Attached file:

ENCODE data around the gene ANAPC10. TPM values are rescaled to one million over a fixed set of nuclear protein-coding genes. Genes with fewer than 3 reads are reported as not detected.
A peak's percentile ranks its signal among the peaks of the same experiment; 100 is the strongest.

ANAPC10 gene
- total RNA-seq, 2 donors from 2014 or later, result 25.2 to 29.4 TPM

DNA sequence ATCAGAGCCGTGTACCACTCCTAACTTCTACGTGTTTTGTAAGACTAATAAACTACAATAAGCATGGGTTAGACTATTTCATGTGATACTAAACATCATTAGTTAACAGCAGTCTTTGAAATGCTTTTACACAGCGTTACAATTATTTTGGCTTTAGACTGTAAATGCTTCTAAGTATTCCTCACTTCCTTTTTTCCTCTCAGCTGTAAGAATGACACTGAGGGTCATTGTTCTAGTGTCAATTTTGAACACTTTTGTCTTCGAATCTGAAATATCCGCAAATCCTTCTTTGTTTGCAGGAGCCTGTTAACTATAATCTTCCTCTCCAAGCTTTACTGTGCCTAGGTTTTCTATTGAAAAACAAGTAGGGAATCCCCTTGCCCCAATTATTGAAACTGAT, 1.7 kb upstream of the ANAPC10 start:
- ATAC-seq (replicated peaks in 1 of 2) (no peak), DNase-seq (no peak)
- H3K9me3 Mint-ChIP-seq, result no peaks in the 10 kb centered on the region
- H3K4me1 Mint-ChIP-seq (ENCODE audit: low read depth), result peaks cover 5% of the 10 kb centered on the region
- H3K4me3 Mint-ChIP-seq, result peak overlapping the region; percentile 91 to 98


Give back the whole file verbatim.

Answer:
ENCODE data around the gene ANAPC10. TPM values are rescaled to one million over a fixed set of nuclear protein-coding genes. Genes with fewer than 3 reads are reported as not detected.
A peak's percentile ranks its signal among the peaks of the same experiment; 100 is the strongest.

ANAPC10 gene
- total RNA-seq, 2 donors from 2014 or later, result 25.2 to 29.4 TPM

DNA sequence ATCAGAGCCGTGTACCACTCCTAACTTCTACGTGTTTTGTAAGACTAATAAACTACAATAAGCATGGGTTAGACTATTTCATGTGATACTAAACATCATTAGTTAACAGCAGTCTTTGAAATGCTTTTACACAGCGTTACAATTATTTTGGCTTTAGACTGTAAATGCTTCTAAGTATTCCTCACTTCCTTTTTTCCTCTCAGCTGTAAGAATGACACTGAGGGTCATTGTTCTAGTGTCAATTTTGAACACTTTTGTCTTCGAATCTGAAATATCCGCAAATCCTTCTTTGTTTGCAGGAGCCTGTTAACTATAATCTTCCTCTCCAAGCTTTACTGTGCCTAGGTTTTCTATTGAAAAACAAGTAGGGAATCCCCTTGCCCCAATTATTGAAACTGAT, 1.7 kb upstream of the ANAPC10 start:
- ATAC-seq (replicated peaks in 1 of 2) (no peak), DNase-seq (no peak)
- H3K9me3 Mint-ChIP-seq, result no peaks in the 10 kb centered on the region
- H3K4me1 Mint-ChIP-seq (ENCODE audit: low read depth), result peaks cover 5% of the 10 kb centered on the region
- H3K4me3 Mint-ChIP-seq, result peak overlapping the region; percentile 91 to 98